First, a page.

Happy Mother’s Day!

 

 

Risk-Reduction Lifestyle, Video

What I Ate In A Day (to reduce my risk of breast & ovarian cancer)

 

What I Ate In A Day (to reduce my risk of breast & ovarian cancer) from Bright Pink on Vimeo.

Who knew that reducing your risk for breast and ovarian cancer could be so delicious? Bright Pink team member Cavya does, and she’s sharing her mouth-watering recipes below!

Bright Pink Smoothie Bowl

This super tasty smoothie bowl is a breeze to whip together and will probably make your Instagram dreams come true. And if that’s not enough to sell you, nutrient-packed ingredients like berries, tropical fruit, and flax seeds can help you lower your risk of breast and ovarian cancer. What more could you want?

Ingredients

  • Smoothie
    • ½ cup frozen strawberries
    • ¼ cup frozen raspberries
    • ½ cup greek yogurt
    • ½ cup almond milk
  • Toppings
    • ½ cup mango chunks
    • 2 tbsp unsweetened coconut flakes
    • 1 tbsp ground flax seeds
    • ¼ cup raspberries

Directions:

Blend together frozen berries, greek yogurt and almond milk into a thick smoothie. Pour into a bowl and top with the remaining ingredients. Feel like a goddess of health and wellness.

Vegan Lentil Curry with Brown Rice

This quick and simple curry packs in tons of protein and flavor and is the perfect go-to for #MeatlessMondays. Consuming high amounts of red meat has been proven to increase your risk of breast cancer, so cutting down whenever possible is always a great idea. Plus, a ton of these ingredients are on our cancer fighting grocery list

Ingredients:

  • 1 tbsp olive oil
  • 1 medium onion, diced
  • 2 cloves garlic, minced
  • 1 tsp of fresh, minced ginger
  • 1 jalapeño, diced with seeds removed (optional)
  • 1 tsp mustard seeds
  • 1 dried red chili pepper (optional)
  • ½ tsp turmeric
  • Salt and pepper to taste
  • 1 tsp whole or ground cumin
  • 1 tbsp curry powder
  • 1 cup red lentils, rinsed thoroughly
  • 1 can light coconut milk
  • 2 tomatoes, diced
  • 2 cups baby spinach, roughly chopped
  • 2 cups water
  • 1 cup brown rice

Directions:

Cook brown rice according to package directions. In a medium saucepan, saute onions, garlic, ginger and jalapeño in olive oil until soft. Add in spices (mustard seeds, dried chili, turmeric, cumin and curry powder) and let them toast for about 30 seconds. Add in diced tomato, coconut milk, water, salt, pepper and lentils, simmer for 30 minutes or until the lentils are soft and fully cooked. Add in baby spinach and stir. Serve over brown rice garnished with cilantro, a lime wedge, and a side of your favorite veggie.

We know you’ll love these delicious, risk-reducing recipes. If you try them out, make sure to post your finished product on Instagram and tag @BeBrightPink so we can ❤️️  your pic!

Personal Stories

“Running together is our therapy. Now we’re saving lives, too.”

I first heard about Bright Pink in 2007, when my mom was diagnosed with ovarian cancer. She mentioned her symptoms to her doctor (urinary changes, extensive bloating and feeling full), and he sent her home with heartburn medication. Sadly, she passed away two years later when she was only 56.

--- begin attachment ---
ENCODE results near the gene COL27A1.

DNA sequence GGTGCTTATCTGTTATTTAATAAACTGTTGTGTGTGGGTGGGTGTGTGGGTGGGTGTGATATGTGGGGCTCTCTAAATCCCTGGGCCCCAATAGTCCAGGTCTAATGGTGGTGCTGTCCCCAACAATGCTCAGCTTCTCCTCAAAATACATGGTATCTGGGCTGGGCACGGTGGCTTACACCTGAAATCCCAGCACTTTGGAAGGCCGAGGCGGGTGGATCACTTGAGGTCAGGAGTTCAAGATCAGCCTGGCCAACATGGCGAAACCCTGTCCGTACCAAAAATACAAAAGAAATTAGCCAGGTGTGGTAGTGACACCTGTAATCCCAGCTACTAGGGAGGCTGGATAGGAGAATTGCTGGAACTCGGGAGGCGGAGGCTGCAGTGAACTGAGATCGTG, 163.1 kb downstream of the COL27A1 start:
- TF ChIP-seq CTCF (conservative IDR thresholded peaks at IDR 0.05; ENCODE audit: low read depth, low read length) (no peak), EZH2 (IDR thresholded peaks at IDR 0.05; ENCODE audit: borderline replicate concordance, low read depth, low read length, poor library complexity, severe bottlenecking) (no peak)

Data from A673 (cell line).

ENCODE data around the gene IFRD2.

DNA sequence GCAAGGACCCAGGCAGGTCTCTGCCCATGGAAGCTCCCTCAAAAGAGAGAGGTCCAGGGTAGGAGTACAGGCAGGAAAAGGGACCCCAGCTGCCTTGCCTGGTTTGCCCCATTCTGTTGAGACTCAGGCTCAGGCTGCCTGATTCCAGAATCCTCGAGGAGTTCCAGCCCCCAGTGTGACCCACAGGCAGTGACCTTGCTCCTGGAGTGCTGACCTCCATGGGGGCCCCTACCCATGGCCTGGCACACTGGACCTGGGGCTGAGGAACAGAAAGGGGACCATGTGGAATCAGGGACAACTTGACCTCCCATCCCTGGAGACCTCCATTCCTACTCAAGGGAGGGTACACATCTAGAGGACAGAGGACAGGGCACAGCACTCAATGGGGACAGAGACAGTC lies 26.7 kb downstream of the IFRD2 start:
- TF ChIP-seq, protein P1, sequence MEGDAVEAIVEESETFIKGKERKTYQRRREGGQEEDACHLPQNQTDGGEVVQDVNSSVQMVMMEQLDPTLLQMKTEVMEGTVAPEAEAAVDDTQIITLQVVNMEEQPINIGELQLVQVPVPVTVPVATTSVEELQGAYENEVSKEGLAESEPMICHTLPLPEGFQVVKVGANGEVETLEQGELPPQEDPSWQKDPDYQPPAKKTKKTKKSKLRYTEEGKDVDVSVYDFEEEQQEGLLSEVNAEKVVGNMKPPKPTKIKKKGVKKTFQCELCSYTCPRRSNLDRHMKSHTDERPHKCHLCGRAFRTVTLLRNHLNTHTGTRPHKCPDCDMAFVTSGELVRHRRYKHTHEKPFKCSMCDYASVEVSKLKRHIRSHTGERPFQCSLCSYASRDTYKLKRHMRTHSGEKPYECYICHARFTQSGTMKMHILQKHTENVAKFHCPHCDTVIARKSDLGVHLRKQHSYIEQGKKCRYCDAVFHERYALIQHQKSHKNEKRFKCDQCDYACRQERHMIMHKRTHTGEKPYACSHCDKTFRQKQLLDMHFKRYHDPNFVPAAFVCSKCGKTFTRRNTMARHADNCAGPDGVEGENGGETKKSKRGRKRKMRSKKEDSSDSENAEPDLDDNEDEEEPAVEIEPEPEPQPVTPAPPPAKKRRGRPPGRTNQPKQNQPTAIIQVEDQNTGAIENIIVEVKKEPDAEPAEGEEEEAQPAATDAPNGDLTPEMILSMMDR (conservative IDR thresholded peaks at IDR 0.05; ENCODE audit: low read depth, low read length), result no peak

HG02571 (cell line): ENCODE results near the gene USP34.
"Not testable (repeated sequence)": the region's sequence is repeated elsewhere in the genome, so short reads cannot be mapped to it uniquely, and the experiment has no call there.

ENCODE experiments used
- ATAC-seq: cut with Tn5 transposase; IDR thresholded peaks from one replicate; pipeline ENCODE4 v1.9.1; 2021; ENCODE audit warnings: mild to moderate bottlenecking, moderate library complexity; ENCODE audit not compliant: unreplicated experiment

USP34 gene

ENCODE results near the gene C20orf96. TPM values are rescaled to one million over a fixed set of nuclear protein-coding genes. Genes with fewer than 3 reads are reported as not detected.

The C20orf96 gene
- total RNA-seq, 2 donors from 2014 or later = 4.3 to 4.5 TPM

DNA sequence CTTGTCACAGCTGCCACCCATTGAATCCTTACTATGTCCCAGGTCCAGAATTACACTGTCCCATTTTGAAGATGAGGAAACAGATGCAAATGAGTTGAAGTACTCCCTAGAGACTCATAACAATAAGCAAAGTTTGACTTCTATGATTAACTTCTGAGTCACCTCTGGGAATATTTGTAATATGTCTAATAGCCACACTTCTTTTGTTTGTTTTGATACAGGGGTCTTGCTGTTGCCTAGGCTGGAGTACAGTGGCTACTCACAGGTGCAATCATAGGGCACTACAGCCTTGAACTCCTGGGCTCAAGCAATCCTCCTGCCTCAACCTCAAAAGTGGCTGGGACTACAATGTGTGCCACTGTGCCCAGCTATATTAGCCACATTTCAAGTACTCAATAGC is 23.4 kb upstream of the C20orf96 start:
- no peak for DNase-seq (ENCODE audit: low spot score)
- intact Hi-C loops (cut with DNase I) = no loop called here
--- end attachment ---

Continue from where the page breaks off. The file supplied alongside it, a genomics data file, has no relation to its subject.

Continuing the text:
Bright Pink had fallen off my radar in recent years, but I got reacquainted in October 2016 when my cousin was hosting a KEEP Collective event. She knew my passion for breast and ovarian cancer education and invited me to partner with her in an online party where some of the KEEP items would go to benefit Bright Pink. While she showcased the sparkly goods, I used Bright Pink’s educational materials to teach the women in the party about their health.

Reconnecting with Bright Pink last October pushed me to get really familiar with Bright Pink’s education resources, and I was impressed.

Bright Pink is doing a great job putting out ready-to-share, useful resources, and that’s something I wanted to support.

I’m an avid runner, so joining Team Bright Pink for the 2017 Bank of America Chicago Marathon seemed like a natural next step!

After I made the decision to take on running and fundraising for Team Bright Pink, I decided to take the challenge one step further, and convince my friends to join me! Luckily, my friends don’t take much convincing! We all met each other through a running group, and running together is our sure-fire way to see each other. It’s our weekly therapy session and our excuse to travel together. I knew Kristin hadn’t done the Chicago Marathon yet, and I told her years ago I’d do it with her. I texted her and Nicole to see what they thought, and, by the end of the day, Renee and Diana had signed up too.

I have incredible friends. Even without having substantial ties to breast or ovarian cancer, or any awareness of Bright Pink, they jumped right in and pledged to fundraise. Just like that!

It isn’t always easy to stay motivated to train for our runs, and to be honest, we don’t do “motivation” very well. We’re great at complaining, whining, cussing and plotting how to get out of the next race. Despite that, we’re all running obsessed and will sign up for another race as soon as someone sends out a text.

I am so thrilled to be taking on this challenge with all my best friends for Bright Pink. I see it as my duty to educate my family and friends about ovarian cancer and listening to their bodies, so everyone has a better chance of an early diagnosis. Running the Chicago Marathon on Team Bright Pink is a way for all of us to spread Bright Pink’s life-saving message to even more women.


Are you inspired by Amy and her amazing friends? Join Team Bright Pink for the 2017 Bank of America Chicago Marathon, or one of many other races!